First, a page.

Already it's May 2014. Time just flies.
Now we're taking a bit of a round trip in the Southwest - landing in Vegas, we'll do a hike in Zion National Park, then up to Bryce Canyon for more hiking, over to the Grand Canyon for a hike (we hope for a walk-up permit), and then down to camp outside Flagstaff Arizona before heading back to Vegas for a last couple of days.
Things often change a bit due to unexpected events, and this trip had some of that, and the good news is that it worked out rather well. More on that later...
After a good set of flights from Ottawa to Vegas, we get a rental car, stay in a hotel and get supplies from REI that afternoon, and head out the next morning. Travelling the I-15 and then turning off to Springdale it's soon enough into rock cuts following the Virgin River through the landscape.
And then it's out onto the higher elevations and views for miles.
We got a good site in the Watchman Campground and the weather was good.
Now there's a couple of well equipped visitors. Note how the tent floor is leveled by creative use of local topographical contours, in this case man-made.
Our hike this time is up to Observation Point, another point of view from the far end of the valley, up above the Temple of Sinawava with a general view somewhat akin to that from Angel's Landing.
This hike takes us through some new steep side canyons. The picture below is a stereo pair, and many people can see the 3-D effect: you have to cross your eyes so that the right eye is looking at the left picture. Once they're crossed, give it a few seconds and you should see a third image floating in the middle of the opther two on the page. Then let your eyes just wait until it springs into 3-D. You can't really force it.
Going in, with a steep and narrow drop along the side of the trail down to a stream bed.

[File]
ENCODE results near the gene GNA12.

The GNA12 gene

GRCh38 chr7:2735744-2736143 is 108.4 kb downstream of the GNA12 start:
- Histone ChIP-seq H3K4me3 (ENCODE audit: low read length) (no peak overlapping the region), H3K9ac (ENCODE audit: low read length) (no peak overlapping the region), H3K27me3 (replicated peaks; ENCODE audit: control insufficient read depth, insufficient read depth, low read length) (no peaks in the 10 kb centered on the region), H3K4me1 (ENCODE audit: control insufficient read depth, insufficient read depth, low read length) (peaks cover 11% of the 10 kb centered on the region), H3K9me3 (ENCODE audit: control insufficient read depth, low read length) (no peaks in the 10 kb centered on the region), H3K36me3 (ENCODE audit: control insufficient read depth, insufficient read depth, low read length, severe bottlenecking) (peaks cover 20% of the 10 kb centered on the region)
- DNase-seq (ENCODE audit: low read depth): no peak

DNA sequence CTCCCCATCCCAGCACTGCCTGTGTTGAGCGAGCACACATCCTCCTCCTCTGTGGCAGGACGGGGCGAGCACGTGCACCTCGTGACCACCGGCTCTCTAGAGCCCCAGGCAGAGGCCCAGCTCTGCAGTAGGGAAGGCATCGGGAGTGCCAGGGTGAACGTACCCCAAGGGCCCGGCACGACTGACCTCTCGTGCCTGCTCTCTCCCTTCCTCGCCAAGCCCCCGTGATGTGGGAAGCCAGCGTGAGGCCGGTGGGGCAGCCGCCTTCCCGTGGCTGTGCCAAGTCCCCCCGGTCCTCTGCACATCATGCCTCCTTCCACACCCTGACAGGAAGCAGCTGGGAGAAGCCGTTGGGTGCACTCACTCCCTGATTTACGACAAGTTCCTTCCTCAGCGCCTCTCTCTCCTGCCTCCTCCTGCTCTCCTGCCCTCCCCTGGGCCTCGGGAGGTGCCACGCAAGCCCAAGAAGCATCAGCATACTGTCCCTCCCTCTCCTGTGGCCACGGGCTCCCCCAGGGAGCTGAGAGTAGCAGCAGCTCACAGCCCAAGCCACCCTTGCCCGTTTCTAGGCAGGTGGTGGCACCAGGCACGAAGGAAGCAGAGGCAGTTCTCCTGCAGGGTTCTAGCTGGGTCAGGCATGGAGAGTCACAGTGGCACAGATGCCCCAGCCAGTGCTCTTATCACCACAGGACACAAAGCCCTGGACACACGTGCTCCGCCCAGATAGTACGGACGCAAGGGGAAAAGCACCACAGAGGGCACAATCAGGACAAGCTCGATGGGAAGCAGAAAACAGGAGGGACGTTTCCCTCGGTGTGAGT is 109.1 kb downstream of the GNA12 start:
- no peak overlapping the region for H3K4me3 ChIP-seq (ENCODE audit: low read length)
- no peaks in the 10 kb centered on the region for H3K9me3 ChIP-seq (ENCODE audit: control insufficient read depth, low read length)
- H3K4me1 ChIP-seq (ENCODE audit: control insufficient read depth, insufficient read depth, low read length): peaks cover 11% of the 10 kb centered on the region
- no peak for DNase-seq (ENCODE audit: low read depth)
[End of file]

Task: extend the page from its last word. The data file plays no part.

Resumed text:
...and coming out back into the sunshine...
From Observation Point,
look how flat the landscape is in the photo below left, as far as your eye can see.
All that erosion from rivers and streams...
Can you see any hikers on the switchbacks, or vehicles on the roads?
So after a rest and a lot of enjoying the scenery and vista, we start the hike down.
These trails aren't just for people, and it's pretty clear that sheep intend to use them, and not just when there isn't anybody around.
Partway down the first section, we come across this fellow, who just trotted off the trail a little bit in to the brush and started grazing and then just sitting and watching.
After a little while, he just ambled back down onto the trail about 30 feet from us and continued up to the top. Just walking not running.
Given how many people are out, this will happen to him every few minutes on his travels,
so there will be lots of people presented with an unexpected photo op.
After a day of relaxation and visiting the little shops in Springdale, right outside the park boundary, we headed out the few miles up to Bryce Canyon.
The Sunrise campground was under reconstruction so there was a bit of confusion about the numbering of substitute sites. but it turned out well, although a bit chilly in the morning, almost with frost!
The next morning we decided to go down into the hoodoos for a full day of hiking.
Leaving from Sunrise Point, take the Queen's Garden trail and then take a little connector path to the Pakaboo Loop going clockwise. After the Wall of Windows and the Cathedral we crossed back to take the Wall Street ascent, but had to go up via the trail to Thor's Hammer, coming out at Sunset Point.
A rockfall had closed the Wall Street trail, and while I was taking pictures at the chain, some more came down. I got out of there pretty damn quick. When the noise is loud and the ground vibrates don't be standin' near tall unstable walls....
so we came back up past Thor's Hammer to the top.
Gord taking a break in the warm sun. I like to put my feet up. Even at home, my favorite chair is a Stickley full recliner that lets me doze flat out in the sun shining through the living room window.
The next morning as we were packing up camp, I saw this little bus pulling out, and grabbed a shot.
What a great idea for engaging young people- "The Bush School"
Taking kids out camping (probably) for their first forest time, in a beautiful National Park no less.
So now we're heading out toward the Grand Canyon and hopes of a downtrail overnight hike there!